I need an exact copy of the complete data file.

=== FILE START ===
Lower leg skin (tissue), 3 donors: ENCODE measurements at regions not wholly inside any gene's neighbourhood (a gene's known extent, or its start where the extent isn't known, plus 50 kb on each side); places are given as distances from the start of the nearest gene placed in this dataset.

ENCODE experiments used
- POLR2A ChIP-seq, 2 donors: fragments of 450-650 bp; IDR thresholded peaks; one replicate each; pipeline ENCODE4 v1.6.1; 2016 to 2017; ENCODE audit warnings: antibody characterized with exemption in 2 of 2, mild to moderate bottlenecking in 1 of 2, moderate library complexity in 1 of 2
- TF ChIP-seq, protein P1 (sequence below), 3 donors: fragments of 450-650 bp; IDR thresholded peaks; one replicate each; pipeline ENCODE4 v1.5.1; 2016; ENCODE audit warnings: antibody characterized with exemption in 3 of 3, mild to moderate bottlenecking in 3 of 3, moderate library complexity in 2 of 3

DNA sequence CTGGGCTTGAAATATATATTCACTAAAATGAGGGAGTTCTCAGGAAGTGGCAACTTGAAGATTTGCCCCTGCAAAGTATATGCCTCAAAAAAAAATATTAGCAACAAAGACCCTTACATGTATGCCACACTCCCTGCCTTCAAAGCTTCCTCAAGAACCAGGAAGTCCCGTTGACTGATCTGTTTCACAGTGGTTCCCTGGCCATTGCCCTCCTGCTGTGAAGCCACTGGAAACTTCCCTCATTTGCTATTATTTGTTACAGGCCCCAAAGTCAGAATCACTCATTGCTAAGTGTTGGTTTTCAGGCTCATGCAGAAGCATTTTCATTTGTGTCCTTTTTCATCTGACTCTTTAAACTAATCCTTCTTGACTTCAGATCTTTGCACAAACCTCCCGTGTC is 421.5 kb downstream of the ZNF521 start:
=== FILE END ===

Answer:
Lower leg skin (tissue), 3 donors: ENCODE measurements at regions not wholly inside any gene's neighbourhood (a gene's known extent, or its start where the extent isn't known, plus 50 kb on each side); places are given as distances from the start of the nearest gene placed in this dataset.

ENCODE experiments used
- POLR2A ChIP-seq, 2 donors: fragments of 450-650 bp; IDR thresholded peaks; one replicate each; pipeline ENCODE4 v1.6.1; 2016 to 2017; ENCODE audit warnings: antibody characterized with exemption in 2 of 2, mild to moderate bottlenecking in 1 of 2, moderate library complexity in 1 of 2
- TF ChIP-seq, protein P1 (sequence below), 3 donors: fragments of 450-650 bp; IDR thresholded peaks; one replicate each; pipeline ENCODE4 v1.5.1; 2016; ENCODE audit warnings: antibody characterized with exemption in 3 of 3, mild to moderate bottlenecking in 3 of 3, moderate library complexity in 2 of 3

DNA sequence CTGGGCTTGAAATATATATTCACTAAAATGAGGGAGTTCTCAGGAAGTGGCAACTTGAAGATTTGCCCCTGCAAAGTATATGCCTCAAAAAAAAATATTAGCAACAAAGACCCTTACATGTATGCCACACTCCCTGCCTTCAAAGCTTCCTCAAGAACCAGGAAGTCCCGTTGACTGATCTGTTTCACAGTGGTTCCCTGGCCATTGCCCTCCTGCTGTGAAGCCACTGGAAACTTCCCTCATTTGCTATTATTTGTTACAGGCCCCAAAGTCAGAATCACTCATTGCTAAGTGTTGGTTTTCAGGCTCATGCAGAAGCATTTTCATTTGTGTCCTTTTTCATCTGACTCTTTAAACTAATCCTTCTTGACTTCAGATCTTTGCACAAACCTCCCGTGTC is 421.5 kb downstream of the ZNF521 start: